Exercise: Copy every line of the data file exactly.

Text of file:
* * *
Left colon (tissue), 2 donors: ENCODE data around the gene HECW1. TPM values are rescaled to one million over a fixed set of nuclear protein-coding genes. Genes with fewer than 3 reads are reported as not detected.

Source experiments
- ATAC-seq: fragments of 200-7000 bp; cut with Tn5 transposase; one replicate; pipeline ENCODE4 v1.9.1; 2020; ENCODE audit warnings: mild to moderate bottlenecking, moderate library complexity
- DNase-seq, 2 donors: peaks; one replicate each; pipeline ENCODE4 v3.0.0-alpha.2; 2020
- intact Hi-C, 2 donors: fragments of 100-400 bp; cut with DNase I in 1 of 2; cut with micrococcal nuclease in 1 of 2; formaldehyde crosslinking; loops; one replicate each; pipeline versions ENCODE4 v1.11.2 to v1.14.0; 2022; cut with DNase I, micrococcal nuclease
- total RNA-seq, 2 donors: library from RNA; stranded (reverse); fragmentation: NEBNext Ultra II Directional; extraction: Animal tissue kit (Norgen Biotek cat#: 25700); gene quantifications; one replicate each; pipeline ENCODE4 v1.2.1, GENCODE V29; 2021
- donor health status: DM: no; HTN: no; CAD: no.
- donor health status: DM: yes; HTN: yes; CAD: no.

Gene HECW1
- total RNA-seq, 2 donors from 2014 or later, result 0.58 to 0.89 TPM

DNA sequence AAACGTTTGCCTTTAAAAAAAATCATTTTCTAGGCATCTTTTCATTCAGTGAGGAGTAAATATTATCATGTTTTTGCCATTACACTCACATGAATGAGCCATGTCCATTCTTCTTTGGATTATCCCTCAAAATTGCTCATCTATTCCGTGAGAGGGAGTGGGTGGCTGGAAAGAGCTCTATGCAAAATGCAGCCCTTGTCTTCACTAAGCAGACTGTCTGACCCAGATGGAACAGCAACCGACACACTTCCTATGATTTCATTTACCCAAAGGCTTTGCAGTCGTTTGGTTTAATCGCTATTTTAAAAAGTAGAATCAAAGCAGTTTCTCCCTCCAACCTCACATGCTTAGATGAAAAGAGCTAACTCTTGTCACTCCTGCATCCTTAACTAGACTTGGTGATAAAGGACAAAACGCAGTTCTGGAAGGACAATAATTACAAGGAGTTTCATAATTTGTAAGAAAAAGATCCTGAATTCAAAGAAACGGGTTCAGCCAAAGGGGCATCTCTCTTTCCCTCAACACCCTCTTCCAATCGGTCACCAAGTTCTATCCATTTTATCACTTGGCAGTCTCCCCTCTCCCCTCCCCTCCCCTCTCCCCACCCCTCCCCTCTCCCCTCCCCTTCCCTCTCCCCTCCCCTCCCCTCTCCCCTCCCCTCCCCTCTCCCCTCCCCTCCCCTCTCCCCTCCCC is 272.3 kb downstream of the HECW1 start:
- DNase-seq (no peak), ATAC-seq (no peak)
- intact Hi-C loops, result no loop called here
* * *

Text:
Left colon (tissue), 2 donors: ENCODE data around the gene HECW1. TPM values are rescaled to one million over a fixed set of nuclear protein-coding genes. Genes with fewer than 3 reads are reported as not detected.

Source experiments
- ATAC-seq: fragments of 200-7000 bp; cut with Tn5 transposase; one replicate; pipeline ENCODE4 v1.9.1; 2020; ENCODE audit warnings: mild to moderate bottlenecking, moderate library complexity
- DNase-seq, 2 donors: peaks; one replicate each; pipeline ENCODE4 v3.0.0-alpha.2; 2020
- intact Hi-C, 2 donors: fragments of 100-400 bp; cut with DNase I in 1 of 2; cut with micrococcal nuclease in 1 of 2; formaldehyde crosslinking; loops; one replicate each; pipeline versions ENCODE4 v1.11.2 to v1.14.0; 2022; cut with DNase I, micrococcal nuclease
- total RNA-seq, 2 donors: library from RNA; stranded (reverse); fragmentation: NEBNext Ultra II Directional; extraction: Animal tissue kit (Norgen Biotek cat#: 25700); gene quantifications; one replicate each; pipeline ENCODE4 v1.2.1, GENCODE V29; 2021
- donor health status: DM: no; HTN: no; CAD: no.
- donor health status: DM: yes; HTN: yes; CAD: no.

Gene HECW1
- total RNA-seq, 2 donors from 2014 or later, result 0.58 to 0.89 TPM

DNA sequence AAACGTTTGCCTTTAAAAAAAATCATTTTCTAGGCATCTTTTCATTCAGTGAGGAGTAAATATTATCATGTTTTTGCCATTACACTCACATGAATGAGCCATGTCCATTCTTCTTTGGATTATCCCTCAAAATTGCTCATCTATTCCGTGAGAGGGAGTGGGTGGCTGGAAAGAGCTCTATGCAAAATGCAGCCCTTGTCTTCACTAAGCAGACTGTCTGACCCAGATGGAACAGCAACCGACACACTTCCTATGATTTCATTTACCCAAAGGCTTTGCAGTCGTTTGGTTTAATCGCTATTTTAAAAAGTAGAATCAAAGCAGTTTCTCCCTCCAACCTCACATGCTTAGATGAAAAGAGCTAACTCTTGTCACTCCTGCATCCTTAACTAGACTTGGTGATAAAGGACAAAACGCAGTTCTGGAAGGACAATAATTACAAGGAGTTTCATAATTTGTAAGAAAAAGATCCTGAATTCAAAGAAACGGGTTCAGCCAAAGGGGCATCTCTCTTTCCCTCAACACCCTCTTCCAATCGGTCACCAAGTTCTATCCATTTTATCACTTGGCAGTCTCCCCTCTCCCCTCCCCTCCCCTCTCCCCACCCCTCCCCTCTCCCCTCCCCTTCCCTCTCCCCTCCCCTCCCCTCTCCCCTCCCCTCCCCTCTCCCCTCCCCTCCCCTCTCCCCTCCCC is 272.3 kb downstream of the HECW1 start:
- DNase-seq (no peak), ATAC-seq (no peak)
- intact Hi-C loops, result no loop called here